Record review: The Youth and Young – ‘Our Father’s Wars/The Ocean At The End Of The Lane’

a1587315488_10You’ll laugh, but I actually chose to review this band’s double A-side single because of their terrible, terrible name.

I mean, The Youth And Young? The Noun And Adjective? Not to mention it immediately suggests they have something new to offer, giving them the horrific challenge of having to deliver on a promise.

But anyway, far from the doom-folk-rave-teenage-angsty pop that I imagined it would be, I’ve strangely and quite accidentally come across an artist I actually like.

This is their second single, and for a folk act to come out of the gate sounding this entertaining and fun is refreshing to say the least.

Of course, they need to take inspiration from somewhere; the guitar intro to ‘Our Father’s Wars’ sounds like every Mumford song ever, but it immediately shifts to something more resembling pop, with plenty of ‘ohhhhs’ that are guaranteed to sound massive live.

They’re sneaky, though; a new idea frequently pops up before the previous one outstays its welcome.

They even dare to have messages swimming among the usual make-your-mark-on-the-ones-you-love-for-your-unborn-sons lyrics; lines like “revenge is no man’s antidote” look deceptively preachy, but sung like this, though, with this accompaniment, at this relentless pace, it’s exhilarating.

In lesser hands, “you’re nothing like your father/you know he was a simple man” would just be annoying, but again in this setting it can be taken both as a taunt and a congratulations; that yes, you can never truly follow in the path of your idols, but doing your own thing is much cooler anyways.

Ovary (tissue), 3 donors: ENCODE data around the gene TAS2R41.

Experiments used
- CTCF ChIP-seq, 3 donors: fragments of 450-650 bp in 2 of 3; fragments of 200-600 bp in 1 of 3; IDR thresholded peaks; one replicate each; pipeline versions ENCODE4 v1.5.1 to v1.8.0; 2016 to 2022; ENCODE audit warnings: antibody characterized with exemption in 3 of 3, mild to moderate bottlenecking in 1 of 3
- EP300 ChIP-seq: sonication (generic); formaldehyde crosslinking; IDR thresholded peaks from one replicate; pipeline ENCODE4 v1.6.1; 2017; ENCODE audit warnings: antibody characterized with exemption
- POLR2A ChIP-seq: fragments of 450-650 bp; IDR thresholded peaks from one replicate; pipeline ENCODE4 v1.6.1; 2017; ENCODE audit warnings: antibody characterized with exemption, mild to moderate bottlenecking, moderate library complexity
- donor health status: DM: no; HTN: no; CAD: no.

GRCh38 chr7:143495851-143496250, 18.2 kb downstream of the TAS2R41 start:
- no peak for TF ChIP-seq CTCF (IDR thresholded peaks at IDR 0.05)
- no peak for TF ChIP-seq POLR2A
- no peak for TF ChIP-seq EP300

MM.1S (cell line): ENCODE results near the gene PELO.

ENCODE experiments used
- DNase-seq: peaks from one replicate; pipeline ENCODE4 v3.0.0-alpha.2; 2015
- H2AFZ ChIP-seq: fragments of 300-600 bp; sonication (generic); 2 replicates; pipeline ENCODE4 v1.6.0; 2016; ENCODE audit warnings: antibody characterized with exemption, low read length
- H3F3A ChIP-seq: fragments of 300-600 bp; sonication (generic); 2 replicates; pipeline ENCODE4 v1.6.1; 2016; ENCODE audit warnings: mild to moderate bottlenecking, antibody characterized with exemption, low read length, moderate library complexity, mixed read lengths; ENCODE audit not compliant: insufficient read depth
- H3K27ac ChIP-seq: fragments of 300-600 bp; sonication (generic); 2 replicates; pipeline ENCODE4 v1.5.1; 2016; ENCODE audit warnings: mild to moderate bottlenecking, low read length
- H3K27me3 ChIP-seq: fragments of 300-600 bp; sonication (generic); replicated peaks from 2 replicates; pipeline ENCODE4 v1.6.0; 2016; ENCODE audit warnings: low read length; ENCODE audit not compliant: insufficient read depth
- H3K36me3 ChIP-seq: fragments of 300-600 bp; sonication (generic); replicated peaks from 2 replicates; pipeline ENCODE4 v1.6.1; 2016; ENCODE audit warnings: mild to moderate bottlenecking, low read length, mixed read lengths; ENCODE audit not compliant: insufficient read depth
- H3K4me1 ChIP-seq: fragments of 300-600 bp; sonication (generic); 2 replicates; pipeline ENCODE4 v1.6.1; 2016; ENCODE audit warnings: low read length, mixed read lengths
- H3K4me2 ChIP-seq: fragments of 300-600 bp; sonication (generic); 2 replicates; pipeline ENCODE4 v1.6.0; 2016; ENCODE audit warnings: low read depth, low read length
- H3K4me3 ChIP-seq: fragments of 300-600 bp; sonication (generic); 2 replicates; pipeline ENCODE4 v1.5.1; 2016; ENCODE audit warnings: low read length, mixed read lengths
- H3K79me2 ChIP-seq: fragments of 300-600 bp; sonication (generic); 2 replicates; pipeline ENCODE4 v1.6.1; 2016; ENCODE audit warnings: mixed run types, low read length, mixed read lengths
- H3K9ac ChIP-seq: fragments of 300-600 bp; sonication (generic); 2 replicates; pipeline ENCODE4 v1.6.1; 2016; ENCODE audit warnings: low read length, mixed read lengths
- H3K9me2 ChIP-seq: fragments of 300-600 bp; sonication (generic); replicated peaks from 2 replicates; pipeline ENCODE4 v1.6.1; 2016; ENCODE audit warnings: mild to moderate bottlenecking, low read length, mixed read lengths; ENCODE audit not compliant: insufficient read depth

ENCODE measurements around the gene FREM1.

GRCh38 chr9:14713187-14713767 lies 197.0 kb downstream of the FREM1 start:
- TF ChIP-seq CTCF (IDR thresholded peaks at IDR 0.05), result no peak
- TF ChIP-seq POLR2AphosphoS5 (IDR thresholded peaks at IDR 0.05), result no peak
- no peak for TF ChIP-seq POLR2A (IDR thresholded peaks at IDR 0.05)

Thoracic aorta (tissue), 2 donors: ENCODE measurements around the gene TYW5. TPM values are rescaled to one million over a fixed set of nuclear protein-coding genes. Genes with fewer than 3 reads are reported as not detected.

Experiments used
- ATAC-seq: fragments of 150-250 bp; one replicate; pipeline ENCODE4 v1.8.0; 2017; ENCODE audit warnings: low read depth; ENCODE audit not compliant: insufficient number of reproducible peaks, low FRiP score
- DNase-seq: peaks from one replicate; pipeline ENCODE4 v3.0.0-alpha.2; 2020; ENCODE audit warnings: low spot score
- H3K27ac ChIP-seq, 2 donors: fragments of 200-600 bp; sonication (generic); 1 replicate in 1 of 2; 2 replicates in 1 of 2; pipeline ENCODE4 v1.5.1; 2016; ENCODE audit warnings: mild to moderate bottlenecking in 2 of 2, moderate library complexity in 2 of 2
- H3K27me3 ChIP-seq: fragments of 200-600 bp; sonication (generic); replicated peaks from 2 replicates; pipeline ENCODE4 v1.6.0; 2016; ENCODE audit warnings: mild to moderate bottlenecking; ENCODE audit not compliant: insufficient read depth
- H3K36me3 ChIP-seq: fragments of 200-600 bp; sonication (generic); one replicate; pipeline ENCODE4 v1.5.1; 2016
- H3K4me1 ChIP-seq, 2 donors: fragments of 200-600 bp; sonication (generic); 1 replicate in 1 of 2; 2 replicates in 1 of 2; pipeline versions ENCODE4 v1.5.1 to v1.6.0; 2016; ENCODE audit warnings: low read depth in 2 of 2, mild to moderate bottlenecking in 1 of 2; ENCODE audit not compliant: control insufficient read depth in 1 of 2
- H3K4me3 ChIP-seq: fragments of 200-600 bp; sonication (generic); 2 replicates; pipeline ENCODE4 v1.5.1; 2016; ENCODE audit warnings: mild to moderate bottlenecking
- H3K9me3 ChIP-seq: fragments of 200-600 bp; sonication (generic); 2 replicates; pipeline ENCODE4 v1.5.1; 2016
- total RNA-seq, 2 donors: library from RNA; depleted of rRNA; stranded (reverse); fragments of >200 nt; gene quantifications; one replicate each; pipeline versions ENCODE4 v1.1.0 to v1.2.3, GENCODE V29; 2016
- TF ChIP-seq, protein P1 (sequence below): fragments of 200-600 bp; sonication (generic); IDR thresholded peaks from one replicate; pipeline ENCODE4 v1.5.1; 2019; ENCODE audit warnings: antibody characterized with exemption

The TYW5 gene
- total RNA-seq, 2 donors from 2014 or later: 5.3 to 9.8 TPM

‘The Ocean At The End Of The Lane’, however, is another creature entirely; the two songs seem to belong to completely different genres.

Organs swell, strings flow back and forth, and it all crescendos into a soup of joy that Arcade Fire would give half of ‘Neon Bible’ to write.

You don’t see this much diversity across most folk albums, they’re playing a dangerous game, putting their more experimental material on the single, which is meant to introduce them to the world proper, but it’s something that only the most promising bands can do.

File The Youth And Young into this folder, plus the one titled ‘Ones To Watch’.

Young and old fans alike should flock to these guys as long as they keep up the harmless fun of ‘Our Father’s Wars’, but it’s their ability to escape the chains of modern folk’s conventions and incorporate other styles that make them interesting.

Who knows, The Youth And Young may just fill the hole of semi-intelligent folk-pop in years to come.

Still, shame about the name.

Words: Andrew Maguire

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One Comment to “Record review: The Youth and Young – ‘Our Father’s Wars/The Ocean At The End Of The Lane’”

  1. i love these guys i’ve seen them live at Tiree Music Festival and they were incredible ones to watch for sure:)

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